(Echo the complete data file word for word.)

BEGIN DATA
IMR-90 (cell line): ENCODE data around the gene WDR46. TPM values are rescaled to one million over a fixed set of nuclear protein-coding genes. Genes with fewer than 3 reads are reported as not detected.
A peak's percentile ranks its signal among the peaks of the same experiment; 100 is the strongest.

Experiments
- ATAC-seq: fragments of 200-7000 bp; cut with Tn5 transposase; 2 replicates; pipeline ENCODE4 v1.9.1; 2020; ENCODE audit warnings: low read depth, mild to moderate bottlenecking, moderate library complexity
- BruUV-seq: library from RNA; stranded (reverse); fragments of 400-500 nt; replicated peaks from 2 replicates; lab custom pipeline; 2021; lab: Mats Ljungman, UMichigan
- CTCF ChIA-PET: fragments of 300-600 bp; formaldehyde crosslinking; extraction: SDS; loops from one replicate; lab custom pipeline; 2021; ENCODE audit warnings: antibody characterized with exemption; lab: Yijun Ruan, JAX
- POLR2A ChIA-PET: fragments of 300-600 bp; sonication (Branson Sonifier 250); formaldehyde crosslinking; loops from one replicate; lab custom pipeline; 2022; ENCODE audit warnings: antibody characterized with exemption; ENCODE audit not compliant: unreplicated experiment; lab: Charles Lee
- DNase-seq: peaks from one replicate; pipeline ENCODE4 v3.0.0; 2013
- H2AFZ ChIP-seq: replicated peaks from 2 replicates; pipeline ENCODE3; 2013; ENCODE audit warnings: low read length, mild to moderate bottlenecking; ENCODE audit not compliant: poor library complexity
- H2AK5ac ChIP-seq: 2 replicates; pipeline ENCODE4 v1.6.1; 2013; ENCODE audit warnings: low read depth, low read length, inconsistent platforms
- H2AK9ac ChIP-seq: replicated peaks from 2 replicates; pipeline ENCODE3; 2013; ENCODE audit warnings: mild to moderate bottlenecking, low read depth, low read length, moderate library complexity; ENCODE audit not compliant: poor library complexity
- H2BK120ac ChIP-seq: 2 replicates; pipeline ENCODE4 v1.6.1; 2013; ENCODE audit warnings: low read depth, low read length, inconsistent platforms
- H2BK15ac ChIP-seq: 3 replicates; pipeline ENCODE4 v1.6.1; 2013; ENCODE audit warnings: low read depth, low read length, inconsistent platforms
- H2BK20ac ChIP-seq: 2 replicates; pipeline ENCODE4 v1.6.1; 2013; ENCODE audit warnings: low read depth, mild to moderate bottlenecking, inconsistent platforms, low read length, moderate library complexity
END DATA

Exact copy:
IMR-90 (cell line): ENCODE data around the gene WDR46. TPM values are rescaled to one million over a fixed set of nuclear protein-coding genes. Genes with fewer than 3 reads are reported as not detected.
A peak's percentile ranks its signal among the peaks of the same experiment; 100 is the strongest.

Experiments
- ATAC-seq: fragments of 200-7000 bp; cut with Tn5 transposase; 2 replicates; pipeline ENCODE4 v1.9.1; 2020; ENCODE audit warnings: low read depth, mild to moderate bottlenecking, moderate library complexity
- BruUV-seq: library from RNA; stranded (reverse); fragments of 400-500 nt; replicated peaks from 2 replicates; lab custom pipeline; 2021; lab: Mats Ljungman, UMichigan
- CTCF ChIA-PET: fragments of 300-600 bp; formaldehyde crosslinking; extraction: SDS; loops from one replicate; lab custom pipeline; 2021; ENCODE audit warnings: antibody characterized with exemption; lab: Yijun Ruan, JAX
- POLR2A ChIA-PET: fragments of 300-600 bp; sonication (Branson Sonifier 250); formaldehyde crosslinking; loops from one replicate; lab custom pipeline; 2022; ENCODE audit warnings: antibody characterized with exemption; ENCODE audit not compliant: unreplicated experiment; lab: Charles Lee
- DNase-seq: peaks from one replicate; pipeline ENCODE4 v3.0.0; 2013
- H2AFZ ChIP-seq: replicated peaks from 2 replicates; pipeline ENCODE3; 2013; ENCODE audit warnings: low read length, mild to moderate bottlenecking; ENCODE audit not compliant: poor library complexity
- H2AK5ac ChIP-seq: 2 replicates; pipeline ENCODE4 v1.6.1; 2013; ENCODE audit warnings: low read depth, low read length, inconsistent platforms
- H2AK9ac ChIP-seq: replicated peaks from 2 replicates; pipeline ENCODE3; 2013; ENCODE audit warnings: mild to moderate bottlenecking, low read depth, low read length, moderate library complexity; ENCODE audit not compliant: poor library complexity
- H2BK120ac ChIP-seq: 2 replicates; pipeline ENCODE4 v1.6.1; 2013; ENCODE audit warnings: low read depth, low read length, inconsistent platforms
- H2BK15ac ChIP-seq: 3 replicates; pipeline ENCODE4 v1.6.1; 2013; ENCODE audit warnings: low read depth, low read length, inconsistent platforms
- H2BK20ac ChIP-seq: 2 replicates; pipeline ENCODE4 v1.6.1; 2013; ENCODE audit warnings: low read depth, mild to moderate bottlenecking, inconsistent platforms, low read length, moderate library complexity